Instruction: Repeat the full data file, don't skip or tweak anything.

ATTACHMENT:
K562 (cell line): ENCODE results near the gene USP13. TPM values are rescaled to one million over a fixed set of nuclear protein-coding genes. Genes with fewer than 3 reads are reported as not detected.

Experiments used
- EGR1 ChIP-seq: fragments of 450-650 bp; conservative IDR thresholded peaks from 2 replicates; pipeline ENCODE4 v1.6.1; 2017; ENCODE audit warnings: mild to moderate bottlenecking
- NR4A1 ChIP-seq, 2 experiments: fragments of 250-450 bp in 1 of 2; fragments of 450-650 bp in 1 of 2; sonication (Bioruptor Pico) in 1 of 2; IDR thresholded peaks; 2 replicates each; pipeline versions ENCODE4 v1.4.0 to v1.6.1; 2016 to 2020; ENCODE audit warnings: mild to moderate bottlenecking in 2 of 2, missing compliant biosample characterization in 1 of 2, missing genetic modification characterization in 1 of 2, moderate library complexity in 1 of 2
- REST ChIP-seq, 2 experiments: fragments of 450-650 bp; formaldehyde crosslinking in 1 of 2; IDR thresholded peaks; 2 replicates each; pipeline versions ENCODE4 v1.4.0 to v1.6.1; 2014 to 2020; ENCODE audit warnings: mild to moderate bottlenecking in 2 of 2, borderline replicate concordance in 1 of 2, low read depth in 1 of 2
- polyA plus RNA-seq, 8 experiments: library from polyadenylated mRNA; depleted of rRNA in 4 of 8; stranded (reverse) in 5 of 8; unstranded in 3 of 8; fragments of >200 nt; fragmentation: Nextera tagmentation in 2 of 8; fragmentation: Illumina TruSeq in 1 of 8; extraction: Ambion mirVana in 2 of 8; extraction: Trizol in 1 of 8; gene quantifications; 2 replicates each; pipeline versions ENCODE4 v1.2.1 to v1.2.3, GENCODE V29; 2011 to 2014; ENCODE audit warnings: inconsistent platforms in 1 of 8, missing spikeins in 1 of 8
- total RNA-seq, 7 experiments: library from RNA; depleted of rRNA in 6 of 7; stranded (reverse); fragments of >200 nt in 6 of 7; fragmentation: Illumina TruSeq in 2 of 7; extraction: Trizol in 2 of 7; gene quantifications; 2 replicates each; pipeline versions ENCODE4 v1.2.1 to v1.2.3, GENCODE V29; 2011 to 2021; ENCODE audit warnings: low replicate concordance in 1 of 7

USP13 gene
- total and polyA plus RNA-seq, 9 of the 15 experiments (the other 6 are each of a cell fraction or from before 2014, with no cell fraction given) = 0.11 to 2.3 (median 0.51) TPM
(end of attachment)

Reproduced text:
K562 (cell line): ENCODE results near the gene USP13. TPM values are rescaled to one million over a fixed set of nuclear protein-coding genes. Genes with fewer than 3 reads are reported as not detected.

Experiments used
- EGR1 ChIP-seq: fragments of 450-650 bp; conservative IDR thresholded peaks from 2 replicates; pipeline ENCODE4 v1.6.1; 2017; ENCODE audit warnings: mild to moderate bottlenecking
- NR4A1 ChIP-seq, 2 experiments: fragments of 250-450 bp in 1 of 2; fragments of 450-650 bp in 1 of 2; sonication (Bioruptor Pico) in 1 of 2; IDR thresholded peaks; 2 replicates each; pipeline versions ENCODE4 v1.4.0 to v1.6.1; 2016 to 2020; ENCODE audit warnings: mild to moderate bottlenecking in 2 of 2, missing compliant biosample characterization in 1 of 2, missing genetic modification characterization in 1 of 2, moderate library complexity in 1 of 2
- REST ChIP-seq, 2 experiments: fragments of 450-650 bp; formaldehyde crosslinking in 1 of 2; IDR thresholded peaks; 2 replicates each; pipeline versions ENCODE4 v1.4.0 to v1.6.1; 2014 to 2020; ENCODE audit warnings: mild to moderate bottlenecking in 2 of 2, borderline replicate concordance in 1 of 2, low read depth in 1 of 2
- polyA plus RNA-seq, 8 experiments: library from polyadenylated mRNA; depleted of rRNA in 4 of 8; stranded (reverse) in 5 of 8; unstranded in 3 of 8; fragments of >200 nt; fragmentation: Nextera tagmentation in 2 of 8; fragmentation: Illumina TruSeq in 1 of 8; extraction: Ambion mirVana in 2 of 8; extraction: Trizol in 1 of 8; gene quantifications; 2 replicates each; pipeline versions ENCODE4 v1.2.1 to v1.2.3, GENCODE V29; 2011 to 2014; ENCODE audit warnings: inconsistent platforms in 1 of 8, missing spikeins in 1 of 8
- total RNA-seq, 7 experiments: library from RNA; depleted of rRNA in 6 of 7; stranded (reverse); fragments of >200 nt in 6 of 7; fragmentation: Illumina TruSeq in 2 of 7; extraction: Trizol in 2 of 7; gene quantifications; 2 replicates each; pipeline versions ENCODE4 v1.2.1 to v1.2.3, GENCODE V29; 2011 to 2021; ENCODE audit warnings: low replicate concordance in 1 of 7

USP13 gene
- total and polyA plus RNA-seq, 9 of the 15 experiments (the other 6 are each of a cell fraction or from before 2014, with no cell fraction given) = 0.11 to 2.3 (median 0.51) TPM